Author: Lisa Smedman
: Level: 4-6
This adventure is a stand-alone adventure set in nova Vassa, which also doubles as a source book for adventures within that realm. The book is split into several parts. The first is a brief introduction to the adventure, which includes the various states for the main protagonist (see below). The second is a description of Nova vassa itself. The third is the ‘Meat and potatoes’ of the adventure. For the purposes of this review, I think I will deal with each of these sections in turn.
This book differs somewhat from the standard DnD method by placing the statistics of the main antagonist at the front, but I feel it works in this case. The history and the story of the main antagonist is bound up with the history of the adventure, which is very well written and thought out, and having the two in the same place is very convenient. Regarding the history and setting of the adventure, some might feel that placing an Egyptian tomb in a realm based on medieval England is something of a desecration, but I would disagree. I feel that the fact that such things are possible is one of the strengths of Ravenloft as a setting. It is possible to mess around players’ expectations, and unexpected touches like this can be really memorable. As long as this is done sparingly, of course.
A 2-page section describes the land of Nova vassa, and its people. It pretty much covers the same ground as the gazzeters, but obviously in less detail, and is all in all an interesting read. If one takes this book together with the information in the gazetteer, I feel that one would gain a good grounding in the land and would provide a good basis for the DM to start fleshing out the pieces to suit his own needs. The adventure certainly facilitates this. Since we are on the subject of the background, one significant change however is Hiredaards relation to his wife. Here she is said to genuinely love him, though he does not reciprocate. This is key to the other change, the addition of another way to destroy Malken other than chop your way though Hirregards children, grandchildren, illegitimate children etc, an act which would probably land you as lord of a domain yourself (and 3 guesses what the curse of a being who’s greatest wish would be to destroy Malken would be, or I am I being too evil here.. :D). I’m not sure why this was dropped, except to try and make him more ‘invincible’ as a bad guy. I think this is silly, frankly. Ravenloft is about tragedy, and there is nothing wrong with having an end that tugs at your heartstrings, which is all the sweeter when you know the victim is truly evil. And that’s the case here. (No I’m not going to spoil it for you. Read the book! J)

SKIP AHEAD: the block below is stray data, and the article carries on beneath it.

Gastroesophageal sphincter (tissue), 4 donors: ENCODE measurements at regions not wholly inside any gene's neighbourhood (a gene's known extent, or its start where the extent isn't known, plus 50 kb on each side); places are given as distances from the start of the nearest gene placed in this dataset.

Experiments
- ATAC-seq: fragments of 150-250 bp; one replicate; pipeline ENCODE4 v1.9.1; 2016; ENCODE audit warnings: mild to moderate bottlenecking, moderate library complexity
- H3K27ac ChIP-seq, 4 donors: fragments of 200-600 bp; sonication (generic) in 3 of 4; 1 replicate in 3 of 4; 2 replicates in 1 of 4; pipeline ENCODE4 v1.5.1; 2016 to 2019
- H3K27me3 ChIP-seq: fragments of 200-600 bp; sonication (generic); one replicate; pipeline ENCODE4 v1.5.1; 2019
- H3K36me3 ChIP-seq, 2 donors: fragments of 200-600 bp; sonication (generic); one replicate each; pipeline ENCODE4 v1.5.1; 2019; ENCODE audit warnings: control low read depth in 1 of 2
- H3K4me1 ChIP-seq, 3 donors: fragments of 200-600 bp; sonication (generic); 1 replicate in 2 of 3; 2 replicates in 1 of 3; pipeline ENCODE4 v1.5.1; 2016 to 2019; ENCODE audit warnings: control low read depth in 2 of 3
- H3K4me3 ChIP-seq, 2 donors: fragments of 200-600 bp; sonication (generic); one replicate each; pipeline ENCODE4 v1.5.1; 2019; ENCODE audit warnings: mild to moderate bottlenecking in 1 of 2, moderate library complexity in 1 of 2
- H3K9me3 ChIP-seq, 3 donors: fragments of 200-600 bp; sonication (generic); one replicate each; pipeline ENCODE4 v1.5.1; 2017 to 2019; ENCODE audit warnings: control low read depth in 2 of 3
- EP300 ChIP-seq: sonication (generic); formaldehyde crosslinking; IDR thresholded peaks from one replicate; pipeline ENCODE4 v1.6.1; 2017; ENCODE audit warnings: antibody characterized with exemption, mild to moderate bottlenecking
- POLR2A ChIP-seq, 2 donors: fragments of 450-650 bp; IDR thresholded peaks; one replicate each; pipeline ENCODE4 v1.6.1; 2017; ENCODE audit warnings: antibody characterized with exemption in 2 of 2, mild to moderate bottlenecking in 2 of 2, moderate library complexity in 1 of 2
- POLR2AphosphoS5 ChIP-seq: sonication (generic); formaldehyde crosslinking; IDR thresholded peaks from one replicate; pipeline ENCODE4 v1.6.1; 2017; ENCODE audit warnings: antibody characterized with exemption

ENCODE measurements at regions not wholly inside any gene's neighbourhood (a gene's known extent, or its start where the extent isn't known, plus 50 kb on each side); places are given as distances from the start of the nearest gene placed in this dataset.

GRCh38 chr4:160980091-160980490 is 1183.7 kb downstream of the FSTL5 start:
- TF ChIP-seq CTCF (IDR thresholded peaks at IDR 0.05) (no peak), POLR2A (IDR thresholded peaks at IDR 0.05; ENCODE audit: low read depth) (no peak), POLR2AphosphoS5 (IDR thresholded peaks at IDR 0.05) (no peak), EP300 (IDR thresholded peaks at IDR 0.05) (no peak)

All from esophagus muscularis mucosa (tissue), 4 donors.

Synopsis: The players are asked to discover why Cats have begun to act oddly. This draws then into a conflict with a strange undead being that not only comes back later when killed, but seems to grow more and more powerful every time it does so. The players travel around Nova Vassa, becoming enmeshed in the Byzantine politics of the land as they do so, and must search for a way to defeat the creature permanently before it becomes too powerful and kills them all.
This adventure takes the players all around Nova Vassa and introduces them to some of the major players, including Tristan Hiiragaard (though Malken himself is not involved). It makes an excellent jumping off adventure for a campaign, or to hook on various side quests with a bit of alteration. However I feel that the central bad guy is not very well used. For instance at one point the PC.s just wander out of a room and she (and I quote) “Hops over a wall” ready to be fought (for no obvious reason, but I guess that is part of the clues in the adventure, but its badly done) and in another instance she simply runs into their tent for no apparent reason at all. This is especially bad as she has thief abilities, and there are no attempts to use them in the encounters as they are given. In short, they are “dial a stand up fight” encounters, which is a damn shame. If you use this adventure I would highly recommend that you alter the encounters, because with a bit of work they could become truly memorable (and could have the PCs looking scared at every shadow and running away from every innocent cat.)
I don’t mean to sound like I’m giving out about this adventure. On the contrary, I really enjoyed reading this adventure, and I feel this could lead to a fantastic series of sessions for the PCs. The ending when they are wandering through the tomb is especially creepy. In short, I recommend this adventure for those DMs planning a series of adventures in Nova Vassa, and for those looking for a weekend in hell.
Just don’t have the PC’s bring their mouse costumes....
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